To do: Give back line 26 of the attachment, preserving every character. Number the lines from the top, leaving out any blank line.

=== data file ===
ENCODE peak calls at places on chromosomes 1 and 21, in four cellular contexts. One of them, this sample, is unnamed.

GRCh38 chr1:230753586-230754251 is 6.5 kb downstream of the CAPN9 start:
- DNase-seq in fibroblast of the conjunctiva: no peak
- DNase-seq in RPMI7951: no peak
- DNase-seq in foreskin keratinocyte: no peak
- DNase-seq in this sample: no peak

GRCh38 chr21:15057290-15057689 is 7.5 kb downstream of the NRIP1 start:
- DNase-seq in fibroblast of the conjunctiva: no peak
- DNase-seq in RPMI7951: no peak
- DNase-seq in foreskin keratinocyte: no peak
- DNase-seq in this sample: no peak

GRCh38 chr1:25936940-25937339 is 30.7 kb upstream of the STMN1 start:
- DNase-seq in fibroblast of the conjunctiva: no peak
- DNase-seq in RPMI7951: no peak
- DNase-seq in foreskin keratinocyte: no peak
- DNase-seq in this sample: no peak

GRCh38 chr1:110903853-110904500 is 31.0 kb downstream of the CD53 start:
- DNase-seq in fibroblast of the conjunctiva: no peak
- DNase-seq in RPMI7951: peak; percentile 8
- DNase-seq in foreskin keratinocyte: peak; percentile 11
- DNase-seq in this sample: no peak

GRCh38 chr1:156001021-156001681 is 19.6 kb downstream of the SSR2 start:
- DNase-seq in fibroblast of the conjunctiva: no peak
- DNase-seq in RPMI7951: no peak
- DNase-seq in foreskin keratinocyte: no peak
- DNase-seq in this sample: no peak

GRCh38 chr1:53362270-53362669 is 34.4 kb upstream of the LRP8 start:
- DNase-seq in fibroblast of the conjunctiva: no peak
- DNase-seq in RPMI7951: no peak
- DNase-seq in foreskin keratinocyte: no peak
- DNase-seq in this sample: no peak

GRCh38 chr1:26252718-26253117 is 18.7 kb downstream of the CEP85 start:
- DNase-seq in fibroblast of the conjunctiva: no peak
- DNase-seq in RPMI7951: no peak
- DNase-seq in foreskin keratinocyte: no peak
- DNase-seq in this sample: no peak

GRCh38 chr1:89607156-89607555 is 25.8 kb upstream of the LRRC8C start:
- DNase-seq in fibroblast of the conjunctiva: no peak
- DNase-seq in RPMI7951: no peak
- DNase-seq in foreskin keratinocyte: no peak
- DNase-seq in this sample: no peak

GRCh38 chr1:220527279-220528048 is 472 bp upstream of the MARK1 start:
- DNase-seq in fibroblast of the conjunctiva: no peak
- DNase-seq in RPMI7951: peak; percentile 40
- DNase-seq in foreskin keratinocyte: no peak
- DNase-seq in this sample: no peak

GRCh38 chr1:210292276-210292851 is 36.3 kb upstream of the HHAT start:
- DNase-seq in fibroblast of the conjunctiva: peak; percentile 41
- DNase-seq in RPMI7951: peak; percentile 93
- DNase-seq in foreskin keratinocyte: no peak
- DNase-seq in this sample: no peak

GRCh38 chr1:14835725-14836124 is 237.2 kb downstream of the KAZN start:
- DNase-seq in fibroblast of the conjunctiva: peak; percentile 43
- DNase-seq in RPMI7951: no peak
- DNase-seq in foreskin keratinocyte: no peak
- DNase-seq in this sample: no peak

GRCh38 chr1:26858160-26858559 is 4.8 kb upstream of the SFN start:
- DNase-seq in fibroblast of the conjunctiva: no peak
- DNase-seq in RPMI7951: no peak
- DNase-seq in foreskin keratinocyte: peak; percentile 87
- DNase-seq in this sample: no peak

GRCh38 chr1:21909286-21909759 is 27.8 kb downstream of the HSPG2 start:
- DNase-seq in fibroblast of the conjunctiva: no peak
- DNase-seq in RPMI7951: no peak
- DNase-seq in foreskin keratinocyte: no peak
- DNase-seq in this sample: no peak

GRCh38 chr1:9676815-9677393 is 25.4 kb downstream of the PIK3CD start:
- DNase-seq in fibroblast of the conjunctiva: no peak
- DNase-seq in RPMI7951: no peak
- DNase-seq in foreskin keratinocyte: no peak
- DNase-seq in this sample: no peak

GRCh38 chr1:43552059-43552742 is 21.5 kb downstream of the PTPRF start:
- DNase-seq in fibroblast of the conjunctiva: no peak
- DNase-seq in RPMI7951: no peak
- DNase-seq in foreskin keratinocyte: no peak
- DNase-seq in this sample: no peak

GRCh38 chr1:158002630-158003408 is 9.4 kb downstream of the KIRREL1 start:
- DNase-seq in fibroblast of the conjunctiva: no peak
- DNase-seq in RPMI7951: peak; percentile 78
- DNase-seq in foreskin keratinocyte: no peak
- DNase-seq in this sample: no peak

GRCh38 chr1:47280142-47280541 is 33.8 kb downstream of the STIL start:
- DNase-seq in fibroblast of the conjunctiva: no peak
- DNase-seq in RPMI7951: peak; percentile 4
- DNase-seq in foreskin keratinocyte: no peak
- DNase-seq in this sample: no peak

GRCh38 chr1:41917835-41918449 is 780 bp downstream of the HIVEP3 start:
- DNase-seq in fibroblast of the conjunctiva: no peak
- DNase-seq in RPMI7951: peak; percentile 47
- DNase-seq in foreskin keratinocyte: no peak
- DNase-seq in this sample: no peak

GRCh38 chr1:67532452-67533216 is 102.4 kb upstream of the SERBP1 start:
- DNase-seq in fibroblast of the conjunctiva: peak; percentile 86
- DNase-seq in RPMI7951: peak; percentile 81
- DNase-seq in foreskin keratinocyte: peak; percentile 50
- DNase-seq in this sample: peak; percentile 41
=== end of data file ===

- DNase-seq in this sample: no peak